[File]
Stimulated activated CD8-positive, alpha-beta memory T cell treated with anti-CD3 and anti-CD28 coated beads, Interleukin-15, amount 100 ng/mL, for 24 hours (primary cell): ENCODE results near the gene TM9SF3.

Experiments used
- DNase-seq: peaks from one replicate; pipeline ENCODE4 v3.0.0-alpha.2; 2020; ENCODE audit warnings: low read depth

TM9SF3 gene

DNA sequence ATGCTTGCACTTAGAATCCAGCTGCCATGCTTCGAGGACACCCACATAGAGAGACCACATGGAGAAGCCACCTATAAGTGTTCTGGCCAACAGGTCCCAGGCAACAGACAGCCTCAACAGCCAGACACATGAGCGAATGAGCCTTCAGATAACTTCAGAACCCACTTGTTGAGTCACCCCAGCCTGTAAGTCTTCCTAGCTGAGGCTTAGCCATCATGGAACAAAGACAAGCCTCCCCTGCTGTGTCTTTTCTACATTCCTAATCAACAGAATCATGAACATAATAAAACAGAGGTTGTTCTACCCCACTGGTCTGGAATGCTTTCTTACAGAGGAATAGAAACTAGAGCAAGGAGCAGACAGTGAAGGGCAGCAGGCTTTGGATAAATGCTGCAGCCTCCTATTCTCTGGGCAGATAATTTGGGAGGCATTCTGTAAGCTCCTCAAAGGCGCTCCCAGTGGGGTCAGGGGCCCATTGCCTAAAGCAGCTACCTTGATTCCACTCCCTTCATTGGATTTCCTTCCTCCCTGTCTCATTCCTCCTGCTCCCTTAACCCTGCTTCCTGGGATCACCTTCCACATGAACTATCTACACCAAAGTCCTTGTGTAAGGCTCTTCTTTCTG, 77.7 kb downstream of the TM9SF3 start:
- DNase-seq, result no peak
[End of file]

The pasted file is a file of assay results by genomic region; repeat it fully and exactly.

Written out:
Stimulated activated CD8-positive, alpha-beta memory T cell treated with anti-CD3 and anti-CD28 coated beads, Interleukin-15, amount 100 ng/mL, for 24 hours (primary cell): ENCODE results near the gene TM9SF3.

Experiments used
- DNase-seq: peaks from one replicate; pipeline ENCODE4 v3.0.0-alpha.2; 2020; ENCODE audit warnings: low read depth

TM9SF3 gene

DNA sequence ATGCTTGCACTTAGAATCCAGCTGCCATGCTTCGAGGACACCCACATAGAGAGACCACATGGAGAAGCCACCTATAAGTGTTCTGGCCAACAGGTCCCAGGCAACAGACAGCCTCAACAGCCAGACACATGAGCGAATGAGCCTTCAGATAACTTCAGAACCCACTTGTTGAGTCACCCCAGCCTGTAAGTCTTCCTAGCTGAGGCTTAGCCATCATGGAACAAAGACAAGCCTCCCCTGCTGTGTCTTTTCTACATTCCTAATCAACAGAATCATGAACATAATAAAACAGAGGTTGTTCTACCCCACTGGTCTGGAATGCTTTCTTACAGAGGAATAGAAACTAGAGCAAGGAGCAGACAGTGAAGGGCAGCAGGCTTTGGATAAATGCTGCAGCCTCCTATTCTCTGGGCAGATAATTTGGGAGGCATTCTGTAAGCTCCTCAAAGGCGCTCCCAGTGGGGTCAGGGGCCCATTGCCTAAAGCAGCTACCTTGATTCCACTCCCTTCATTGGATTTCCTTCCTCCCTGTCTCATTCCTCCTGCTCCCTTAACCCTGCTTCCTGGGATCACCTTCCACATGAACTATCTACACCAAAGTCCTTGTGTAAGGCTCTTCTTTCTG, 77.7 kb downstream of the TM9SF3 start:
- DNase-seq, result no peak